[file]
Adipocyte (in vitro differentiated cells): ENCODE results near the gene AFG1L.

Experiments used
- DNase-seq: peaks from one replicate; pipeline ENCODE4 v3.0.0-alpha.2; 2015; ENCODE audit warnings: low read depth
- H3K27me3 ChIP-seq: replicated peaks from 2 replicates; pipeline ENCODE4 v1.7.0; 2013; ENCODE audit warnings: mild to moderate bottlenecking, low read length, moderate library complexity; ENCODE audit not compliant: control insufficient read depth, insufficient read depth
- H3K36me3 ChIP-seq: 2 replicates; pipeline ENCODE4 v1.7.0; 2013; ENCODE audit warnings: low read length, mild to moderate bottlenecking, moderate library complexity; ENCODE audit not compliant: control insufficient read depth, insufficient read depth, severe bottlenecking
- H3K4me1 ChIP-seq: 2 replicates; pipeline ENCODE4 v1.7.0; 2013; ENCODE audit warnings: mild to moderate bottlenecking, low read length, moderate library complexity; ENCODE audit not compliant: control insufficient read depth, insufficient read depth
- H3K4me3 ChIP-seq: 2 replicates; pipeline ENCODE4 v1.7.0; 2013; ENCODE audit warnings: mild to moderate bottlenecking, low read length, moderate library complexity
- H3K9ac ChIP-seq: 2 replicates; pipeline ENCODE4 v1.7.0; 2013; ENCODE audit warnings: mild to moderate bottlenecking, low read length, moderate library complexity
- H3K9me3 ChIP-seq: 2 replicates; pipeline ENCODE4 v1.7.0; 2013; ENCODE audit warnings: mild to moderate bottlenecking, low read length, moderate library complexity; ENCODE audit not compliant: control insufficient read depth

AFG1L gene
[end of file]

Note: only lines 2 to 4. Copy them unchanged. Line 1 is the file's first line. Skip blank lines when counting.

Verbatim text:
Experiments used
- DNase-seq: peaks from one replicate; pipeline ENCODE4 v3.0.0-alpha.2; 2015; ENCODE audit warnings: low read depth
- H3K27me3 ChIP-seq: replicated peaks from 2 replicates; pipeline ENCODE4 v1.7.0; 2013; ENCODE audit warnings: mild to moderate bottlenecking, low read length, moderate library complexity; ENCODE audit not compliant: control insufficient read depth, insufficient read depth